Aboagye - Amoa Aboagyewaa - Domena

Abrafi - Okoto

Addai - Mmununkum

Adomaa - Okyerekuaa

Adomako - Forobuor

Adu - Bofuo or Brempong

Adutwuwaa - Mmorosa

Adusei - Krobo

Adwubi - Kete

Afrakomaa - Kusiwaa

Afirifa - Yamoa

Afriyie - Saaw

Afoakwa - Sikafuo

Agyei - Okyeni/Asafoakaa Agyeiwaa - Kodie

Agyeman - Opambuor

Agyare - Mensa

Agyapong - Ntahera Agyapomaa – Osafo or Otuo

Akomaa - Ahwenie

Akoto - Esie or Apensakyi

Aku - Sika

Akyeaa - Oyiakwan

Akyeamfuor - Baa

Akyeampong - Owoahene

Amankwaa - Opam

Amoa - Okoromansa

Amoanimaa - Ekuo

Amponsa - Okurubi Amponsaa - Saamoa

Amoako/Amoakowaa - Ogyampa

Amo - Piesie

Ampofo - Twumasi

Ampadu - Daadua

Anima - Tutuaa

Ansa - Sasraku

Antwi /Antwiwaa - Boasiako or Nyame

Anokye - Obirikomfuo

Appia - Kubi or Kusi

Asamoa - Kokote or Omono

Asante/Asantewaa - Krobea or Kotoko

Asare - Bediako

Asenso - Okofo

Asiama - Toku

Asiedu - Bodom

Ata - Kurufi Ataa - Ataafi

Asubonteng - Asuoayiripebre

Baa - Siakwan

Baawia - Bonsamfo

Boadi - Akonim

Boadu - Ayeboafo

Boahen - Anantuo or Akai

Boakye/Boakyewaa - Yiadom

Boaten/Boatemaa - Agyenim

Bona - Adanse

Bonsra - Abu

Bonsu - Oboronsuo or Dansuom Kokyereahene

Daako/Daakoaa - Ampem or Aboraa

Danso - Abeam

Donkor - Bagyina

Domfe - Gyeabuor

Dufie - Ankra

Dwamena - Akenten

Frema - Otaatuo

Frimpon - Manso or Kotroka Frempomaa - Kotobre

Fofie - Bayerebone

Fosu - Bofuoanwoma Fosua - Odianwoma

Gyamfi - Okumanini Gyamfiaa - Amonu

Gyasi/Gyasiwaa - Ekuoba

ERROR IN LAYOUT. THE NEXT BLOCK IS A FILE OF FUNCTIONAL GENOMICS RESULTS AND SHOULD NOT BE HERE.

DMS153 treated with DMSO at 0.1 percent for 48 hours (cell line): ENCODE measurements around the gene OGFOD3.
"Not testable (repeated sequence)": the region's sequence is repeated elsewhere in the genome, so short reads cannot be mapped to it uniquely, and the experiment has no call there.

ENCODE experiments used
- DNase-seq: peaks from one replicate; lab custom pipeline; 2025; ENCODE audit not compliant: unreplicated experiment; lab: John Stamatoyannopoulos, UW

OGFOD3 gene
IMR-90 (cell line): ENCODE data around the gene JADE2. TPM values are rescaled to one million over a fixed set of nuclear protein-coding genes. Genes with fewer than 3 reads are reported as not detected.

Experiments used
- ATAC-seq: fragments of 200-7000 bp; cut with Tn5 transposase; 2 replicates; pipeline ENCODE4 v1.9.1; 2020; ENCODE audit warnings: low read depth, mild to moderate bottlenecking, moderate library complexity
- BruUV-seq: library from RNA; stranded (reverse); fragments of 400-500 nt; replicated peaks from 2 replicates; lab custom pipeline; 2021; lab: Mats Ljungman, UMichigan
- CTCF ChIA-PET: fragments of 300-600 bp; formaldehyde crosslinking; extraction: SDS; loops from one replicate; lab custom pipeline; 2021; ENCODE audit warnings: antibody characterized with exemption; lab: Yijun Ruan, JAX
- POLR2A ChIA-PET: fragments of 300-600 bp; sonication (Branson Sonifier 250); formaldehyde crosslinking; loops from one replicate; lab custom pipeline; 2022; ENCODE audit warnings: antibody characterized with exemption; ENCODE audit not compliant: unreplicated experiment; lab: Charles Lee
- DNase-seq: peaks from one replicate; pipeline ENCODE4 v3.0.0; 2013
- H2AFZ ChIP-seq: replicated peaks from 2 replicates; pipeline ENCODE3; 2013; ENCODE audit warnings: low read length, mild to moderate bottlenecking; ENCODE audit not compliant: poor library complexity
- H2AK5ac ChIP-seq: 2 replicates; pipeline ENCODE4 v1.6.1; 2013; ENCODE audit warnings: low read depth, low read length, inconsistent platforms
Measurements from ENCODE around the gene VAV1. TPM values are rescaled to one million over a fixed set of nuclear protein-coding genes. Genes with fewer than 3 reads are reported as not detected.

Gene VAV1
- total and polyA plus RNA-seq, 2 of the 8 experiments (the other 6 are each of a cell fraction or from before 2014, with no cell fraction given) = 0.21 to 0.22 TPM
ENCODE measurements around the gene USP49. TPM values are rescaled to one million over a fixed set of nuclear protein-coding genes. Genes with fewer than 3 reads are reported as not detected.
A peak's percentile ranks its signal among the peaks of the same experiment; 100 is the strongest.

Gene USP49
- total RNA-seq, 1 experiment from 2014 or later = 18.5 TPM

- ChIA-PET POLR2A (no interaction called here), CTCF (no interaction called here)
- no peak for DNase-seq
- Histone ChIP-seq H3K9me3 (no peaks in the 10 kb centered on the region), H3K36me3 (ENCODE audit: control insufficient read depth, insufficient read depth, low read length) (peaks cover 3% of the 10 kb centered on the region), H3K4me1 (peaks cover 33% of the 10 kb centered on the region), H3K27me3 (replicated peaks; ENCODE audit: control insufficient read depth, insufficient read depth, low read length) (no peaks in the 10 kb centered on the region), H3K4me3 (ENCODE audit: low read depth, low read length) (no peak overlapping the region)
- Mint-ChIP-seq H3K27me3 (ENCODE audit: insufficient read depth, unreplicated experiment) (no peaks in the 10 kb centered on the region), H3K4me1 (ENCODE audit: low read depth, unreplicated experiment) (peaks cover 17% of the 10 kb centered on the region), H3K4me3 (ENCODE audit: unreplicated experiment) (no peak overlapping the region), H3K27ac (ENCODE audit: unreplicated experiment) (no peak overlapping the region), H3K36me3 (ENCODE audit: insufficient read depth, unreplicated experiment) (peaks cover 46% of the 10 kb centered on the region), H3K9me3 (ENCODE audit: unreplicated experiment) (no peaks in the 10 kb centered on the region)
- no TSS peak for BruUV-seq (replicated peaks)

Kodua - Tweneboa

Konadu - Yiadom

Kumi - Kwaa

Kusi/Kusiwaa - Oboadum

Kyei/Kyeiwaa - Osem

Kwarteng - Amanin or Oduro Se

Kwaakye - Adiefe Kwaakyewaa - Abora

Mensa - Aborampa or Opia Mansa - Gyasi

Nkansa - Dwamena

Nkroma - Adasa

Nsia - Poodo

Ntiamoa - Mpoansa or Amankuo

Ntim - Gyakari

Nyaako - Kusi Nyaako/Nyaakoaa - Aboronommaa or Awere

Nyame - Otwediampon

Nyantakyi - Akosommo

Owusu/Owusuwaa - Akyaaw or Aduomi or Ansa

Opoku - Tenten or Aduse or Katakyie Opokuaa - Kontonko or Aduse

Safo/Safoaa - Kantanka

Sarpon - Kumankama

Serwaa - Ampaafro or Brakatu

Takyi - Abeam

Tawia - Adwera

Tutu - Opemsuo

Twomasi - Ankra

Obeng - Aduasare

Obiyaa - Kyenaka

Ofori/Foriwaa - Amanfo

Okyere - Siabuor or Ampadu

Oppong - Kyekyeku

Osei - Abiri or Hweekoo

Oti/Tiwaa - Awere

Prempeh - Agyeman

Wiafe - Akenten

Yaamoa - Ponko

Yeboa/Yeboaa - Asiama/Asiamaa or Kodie




Asonaba Nana Yaa Asantewaa - Queenmother of Edweso

Ma ku Mbôngi, ka matômbulawanga za ko. "The community's political institution does not borrow foreign dialects to discuss its political matters or to educate its' members" – Kikôngo proverb “The history of Africa will remain suspended in air and cannot be written correctly until African historians connect it with the history of Egypt [...] The African historian who evades the problem of Egypt is neither modest or objective, nor unruffled, he is ignorant, cowardly, and neurotic.” – Cheikh Anta Diop, The African Origin of Civilization: Myth or Reality "African champions must break the chain that links African ideas to European ones and listen to the voice of the ancestors without European interpreters." – Jacob Carruthers, Mdw Ntr
Ọbádélé Kambon, PhD Email: info@abibitumi.com Skype: obadele.kambon Paypal: www.paypal.me/akali Abibifahodie Family of Websites:
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Posted : 06/25/2008 1:05 am